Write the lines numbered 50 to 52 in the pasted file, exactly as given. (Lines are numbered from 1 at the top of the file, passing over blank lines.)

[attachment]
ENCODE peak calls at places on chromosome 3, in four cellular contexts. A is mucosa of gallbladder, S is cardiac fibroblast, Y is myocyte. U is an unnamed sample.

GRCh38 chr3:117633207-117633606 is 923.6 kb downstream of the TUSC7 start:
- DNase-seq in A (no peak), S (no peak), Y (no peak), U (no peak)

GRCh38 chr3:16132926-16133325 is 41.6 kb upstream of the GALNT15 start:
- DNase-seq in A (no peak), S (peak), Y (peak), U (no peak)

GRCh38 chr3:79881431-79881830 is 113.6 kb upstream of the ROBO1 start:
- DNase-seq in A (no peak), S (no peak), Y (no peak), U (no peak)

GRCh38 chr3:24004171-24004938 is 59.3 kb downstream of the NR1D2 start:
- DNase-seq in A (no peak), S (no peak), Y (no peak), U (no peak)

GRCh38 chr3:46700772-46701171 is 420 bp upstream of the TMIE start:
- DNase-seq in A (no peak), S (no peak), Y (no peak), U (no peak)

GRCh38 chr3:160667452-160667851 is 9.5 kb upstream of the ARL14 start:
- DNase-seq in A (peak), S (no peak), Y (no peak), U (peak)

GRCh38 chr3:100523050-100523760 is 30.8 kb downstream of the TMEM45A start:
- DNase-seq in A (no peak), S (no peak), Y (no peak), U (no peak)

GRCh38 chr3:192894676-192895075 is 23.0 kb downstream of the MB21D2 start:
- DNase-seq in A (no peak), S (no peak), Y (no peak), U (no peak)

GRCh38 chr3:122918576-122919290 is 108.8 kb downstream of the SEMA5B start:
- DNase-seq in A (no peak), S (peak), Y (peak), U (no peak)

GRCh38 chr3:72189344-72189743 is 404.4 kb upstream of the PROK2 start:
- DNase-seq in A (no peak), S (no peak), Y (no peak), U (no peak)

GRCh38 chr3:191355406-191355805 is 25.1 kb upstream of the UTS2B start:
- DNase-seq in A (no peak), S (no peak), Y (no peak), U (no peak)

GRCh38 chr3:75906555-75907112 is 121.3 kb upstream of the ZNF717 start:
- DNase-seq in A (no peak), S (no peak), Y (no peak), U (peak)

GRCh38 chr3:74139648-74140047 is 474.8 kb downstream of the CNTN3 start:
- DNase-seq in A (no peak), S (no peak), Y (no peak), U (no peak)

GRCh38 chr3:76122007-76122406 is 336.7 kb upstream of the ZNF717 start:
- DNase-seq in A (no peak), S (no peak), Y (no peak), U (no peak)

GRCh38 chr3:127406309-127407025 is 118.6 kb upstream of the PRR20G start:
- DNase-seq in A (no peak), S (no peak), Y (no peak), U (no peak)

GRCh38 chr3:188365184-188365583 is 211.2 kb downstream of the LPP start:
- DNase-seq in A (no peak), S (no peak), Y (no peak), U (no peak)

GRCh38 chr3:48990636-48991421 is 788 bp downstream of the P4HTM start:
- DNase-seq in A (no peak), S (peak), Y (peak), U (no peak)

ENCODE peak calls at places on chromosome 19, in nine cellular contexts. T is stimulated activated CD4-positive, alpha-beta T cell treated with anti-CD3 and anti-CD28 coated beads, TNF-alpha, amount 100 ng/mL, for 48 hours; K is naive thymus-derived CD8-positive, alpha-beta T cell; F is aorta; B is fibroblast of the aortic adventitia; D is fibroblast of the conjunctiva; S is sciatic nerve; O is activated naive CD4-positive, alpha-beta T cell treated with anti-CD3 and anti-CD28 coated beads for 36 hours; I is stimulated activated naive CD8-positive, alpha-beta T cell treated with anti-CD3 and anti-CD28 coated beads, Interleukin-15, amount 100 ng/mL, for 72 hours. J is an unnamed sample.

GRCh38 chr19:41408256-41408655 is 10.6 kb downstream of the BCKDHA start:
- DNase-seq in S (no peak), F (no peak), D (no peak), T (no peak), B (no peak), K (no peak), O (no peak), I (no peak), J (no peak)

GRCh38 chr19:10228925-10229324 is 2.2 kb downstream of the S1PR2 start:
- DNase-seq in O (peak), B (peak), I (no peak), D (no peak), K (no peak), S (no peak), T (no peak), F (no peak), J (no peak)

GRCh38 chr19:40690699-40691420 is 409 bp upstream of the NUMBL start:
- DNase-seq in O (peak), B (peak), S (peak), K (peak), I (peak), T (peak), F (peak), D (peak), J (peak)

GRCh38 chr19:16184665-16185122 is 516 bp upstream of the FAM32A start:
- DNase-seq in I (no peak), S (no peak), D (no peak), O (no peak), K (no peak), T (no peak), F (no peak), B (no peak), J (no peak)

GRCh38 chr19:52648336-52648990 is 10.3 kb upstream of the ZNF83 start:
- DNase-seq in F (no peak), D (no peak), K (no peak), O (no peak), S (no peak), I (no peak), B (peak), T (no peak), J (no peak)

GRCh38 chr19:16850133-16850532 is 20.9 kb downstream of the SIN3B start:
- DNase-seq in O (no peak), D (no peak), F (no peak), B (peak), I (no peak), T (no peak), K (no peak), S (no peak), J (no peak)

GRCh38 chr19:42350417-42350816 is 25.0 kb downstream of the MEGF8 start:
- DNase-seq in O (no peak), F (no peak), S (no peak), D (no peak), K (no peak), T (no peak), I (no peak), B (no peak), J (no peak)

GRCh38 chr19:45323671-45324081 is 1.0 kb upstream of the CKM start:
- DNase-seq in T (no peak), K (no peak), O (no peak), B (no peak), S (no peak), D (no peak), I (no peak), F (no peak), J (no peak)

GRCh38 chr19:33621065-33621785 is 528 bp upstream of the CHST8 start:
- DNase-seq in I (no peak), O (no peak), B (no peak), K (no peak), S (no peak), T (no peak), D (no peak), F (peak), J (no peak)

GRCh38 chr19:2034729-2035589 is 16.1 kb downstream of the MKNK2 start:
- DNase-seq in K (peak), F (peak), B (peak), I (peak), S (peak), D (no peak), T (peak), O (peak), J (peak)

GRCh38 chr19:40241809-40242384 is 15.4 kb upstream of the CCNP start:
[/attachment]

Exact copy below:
- DNase-seq in O (no peak), F (no peak), S (no peak), D (no peak), K (no peak), T (no peak), I (no peak), B (no peak), J (no peak)

GRCh38 chr19:45323671-45324081 is 1.0 kb upstream of the CKM start:
- DNase-seq in T (no peak), K (no peak), O (no peak), B (no peak), S (no peak), D (no peak), I (no peak), F (no peak), J (no peak)